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An alternative sensor-based method for glucose monitoring in children and young people with diabetes
  1. Julie Edge1,
  2. Carlo Acerini2,
  3. Fiona Campbell3,
  4. Julian Hamilton-Shield4,
  5. Chris Moudiotis5,
  6. Shakeel Rahman6,
  7. Tabitha Randell7,
  8. Anne Smith8,
  9. Nicola Trevelyan9
  1. 1Department of Paediatric Endocrinology and Diabetes, Oxford Children's Hospital, Oxford, UK
  2. 2The Weston Centre for Childhood & Adolescent Diabetes and Endocrinology, Addenbrooke's Hospital, Cambridge, UK
  3. 3Multi Speciality Out-Patients Department, Leeds Children's Hospital, Leeds Teaching Hospitals, Leeds, UK
  4. 4Department of Paediatric Diabetes and Endocrinology, Bristol Royal Hospital for Children, Bristol, UK
  5. 5Department of Paediatric Diabetes and Endocrinology, Royal Devon and Exeter NHS Foundation Trust, Exeter, UK
  6. 6Department of Paediatric Diabetes and Endocrinology, Harrogate District Hospital, Harrogate, UK
  7. 7Department of Paediatric Diabetes and Endocrinology, Nottingham University Hospitals NHS Trust, Nottingham, UK
  8. 8Department of Paediatric Diabetes and Endocrinology, Northampton General Hospital, Northampton, UK
  9. 9Southampton Children's Hospital, Southampton General Hospital, Southampton, UK
  1. Correspondence to Dr Julie Edge, Paediatric Endocrinology and Diabetes, Oxford Children's Hospital, Oxford, OX3 9DU, UK; julie.edge{at}paediatrics.ox.ac.uk

Abstract

Objective To determine accuracy, safety and acceptability of the FreeStyle Libre Flash Glucose Monitoring System in the paediatric population.

Design, setting and patients Eighty-nine study participants, aged 4–17 years, with type 1 diabetes were enrolled across 9 diabetes centres in the UK. A factory calibrated sensor was inserted on the back of the upper arm and used for up to 14 days. Sensor glucose measurements were compared with capillary blood glucose (BG) measurements. Sensor results were masked to participants.

Results Clinical accuracy of sensor results versus BG results was demonstrated, with 83.8% of results in zone A and 99.4% of results in zones A and B of the consensus error grid. Overall mean absolute relative difference (MARD) was 13.9%. Sensor accuracy was unaffected by patient factors such as age, body weight, sex, method of insulin administration or time of use (day vs night). Participants were in the target glucose range (3.9–10.0 mmol/L) ∼50% of the time (mean 12.1 hours/day), with an average of 2.2 hours/day and 9.5 hours/day in hypoglycaemia and hyperglycaemia, respectively. Sensor application, wear/use of the device and comparison to self-monitoring of blood glucose were rated favourably by most participants/caregivers (84.3–100%). Five device related adverse events were reported across a range of participant ages.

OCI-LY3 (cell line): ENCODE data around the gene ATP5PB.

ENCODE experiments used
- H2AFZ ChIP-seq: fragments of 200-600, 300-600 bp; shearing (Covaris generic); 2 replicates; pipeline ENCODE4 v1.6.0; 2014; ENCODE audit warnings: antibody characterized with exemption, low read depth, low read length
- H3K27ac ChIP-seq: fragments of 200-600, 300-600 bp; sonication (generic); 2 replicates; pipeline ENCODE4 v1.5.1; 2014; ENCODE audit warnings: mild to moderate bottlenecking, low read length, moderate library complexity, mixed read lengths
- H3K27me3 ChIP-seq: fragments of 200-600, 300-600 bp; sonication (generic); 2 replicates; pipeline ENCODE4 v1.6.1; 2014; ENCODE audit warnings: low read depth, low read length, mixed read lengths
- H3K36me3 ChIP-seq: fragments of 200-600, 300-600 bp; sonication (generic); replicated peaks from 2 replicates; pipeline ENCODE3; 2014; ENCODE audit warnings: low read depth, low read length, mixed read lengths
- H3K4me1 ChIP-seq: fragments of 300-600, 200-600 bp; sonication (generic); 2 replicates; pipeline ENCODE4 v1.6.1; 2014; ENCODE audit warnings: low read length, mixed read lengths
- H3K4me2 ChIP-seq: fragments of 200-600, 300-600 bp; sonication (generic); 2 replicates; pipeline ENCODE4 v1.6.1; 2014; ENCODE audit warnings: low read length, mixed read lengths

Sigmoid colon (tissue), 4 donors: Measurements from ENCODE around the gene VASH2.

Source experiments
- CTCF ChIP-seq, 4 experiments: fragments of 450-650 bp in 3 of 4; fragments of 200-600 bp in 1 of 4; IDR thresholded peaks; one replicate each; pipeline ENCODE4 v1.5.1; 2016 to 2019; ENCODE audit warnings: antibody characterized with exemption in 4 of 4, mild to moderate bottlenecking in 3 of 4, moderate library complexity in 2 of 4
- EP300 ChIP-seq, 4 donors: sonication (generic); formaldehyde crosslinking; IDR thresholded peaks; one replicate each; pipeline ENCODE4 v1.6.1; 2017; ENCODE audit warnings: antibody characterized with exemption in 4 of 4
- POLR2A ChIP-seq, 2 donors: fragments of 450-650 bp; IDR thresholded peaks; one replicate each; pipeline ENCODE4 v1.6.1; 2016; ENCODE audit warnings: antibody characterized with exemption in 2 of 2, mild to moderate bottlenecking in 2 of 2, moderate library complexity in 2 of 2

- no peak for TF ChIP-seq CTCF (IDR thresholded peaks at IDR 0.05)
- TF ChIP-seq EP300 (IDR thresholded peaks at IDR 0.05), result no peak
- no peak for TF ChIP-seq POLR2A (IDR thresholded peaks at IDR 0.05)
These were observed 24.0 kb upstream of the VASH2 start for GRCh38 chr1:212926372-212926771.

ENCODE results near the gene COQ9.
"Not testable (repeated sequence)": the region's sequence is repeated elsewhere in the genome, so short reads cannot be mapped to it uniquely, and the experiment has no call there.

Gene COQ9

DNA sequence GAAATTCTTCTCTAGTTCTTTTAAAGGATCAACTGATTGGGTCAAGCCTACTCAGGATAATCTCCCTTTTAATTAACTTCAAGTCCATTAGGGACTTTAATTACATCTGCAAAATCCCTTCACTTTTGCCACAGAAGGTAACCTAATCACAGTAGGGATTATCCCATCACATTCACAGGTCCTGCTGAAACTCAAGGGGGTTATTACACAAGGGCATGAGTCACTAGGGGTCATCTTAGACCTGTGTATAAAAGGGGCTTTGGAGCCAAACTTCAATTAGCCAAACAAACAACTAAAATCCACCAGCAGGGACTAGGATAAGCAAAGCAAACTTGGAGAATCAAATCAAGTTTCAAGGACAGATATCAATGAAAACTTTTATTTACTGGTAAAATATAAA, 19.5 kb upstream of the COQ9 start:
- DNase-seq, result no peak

Conclusions Accuracy, safety and user acceptability of the FreeStyle Libre System were demonstrated for the paediatric population. Accuracy of the system was unaffected by subject characteristics, making it suitable for a broad range of children and young people with diabetes.

Trial registration number NCT02388815.

  • General Paediatrics
  • Diabetes
  • Monitoring
  • Technology

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Footnotes

  • Contributors Abbott Diabetes Care planned and funded (including provision of devices) the study described in the article. Prior to initiation of the study, site clinical staff were trained in use of the device by clinical staff from Abbott Diabetes Care. The study was conducted at the following sites: Oxford Children's Hospital, principal investigator: JE, Addenbrooke's Hospital, principal investigator: CA, Leeds Children's Hospital, principal investigator: FC, Bristol Royal Hospital for Children, principal investigator: JH-S, Royal Devon and Exeter NHS Foundation Trust, principal investigator: CM, Harrogate District Hospital, principal investigator: SR, Nottingham University Hospitals NHS Trust, principal investigator: TR, Northampton General Hospital, principal investigator: AS, Southampton General Hospital, principal investigator: NT. The Paediatric Diabetes and Endocrinology Team, in particular Loraine Bunton and Jane Bowen-Morris, at Oxford Children's Hospital aided in the design of the participant information sheets prior to submission to the ethics board. The NIHR Young Persons’ Advisory Group, Liverpool Regional Group, critically reviewed the design and content of participant information sheets prior to submission to the ethics board. Study staff at each site contributed to data collection. The principal investigator at each site contributed to the writing of the original article.

  • Funding Abbott Diabetes Care.

  • Competing interests All authors' institutions received financial support from Abbott Diabetes Care to conduct the clinical trial. TR received honoraria/fees for consulting from Abbott Diabetes Care outside of the submitted work. The study sponsor (Abbott Diabetes Care) designed the study protocol in collaboration with the principal investigator and provided all study materials. The sponsor was involved in collecting data and reporting results. The sponsor also gave approval to submit for publication. The corresponding author had full access to all the data in the study and, together with all authors, had final responsibility for the decision to submit for publication.

  • Ethics approval West Midland, Edgbaston Committee.

  • Provenance and peer review Not commissioned; externally peer reviewed.

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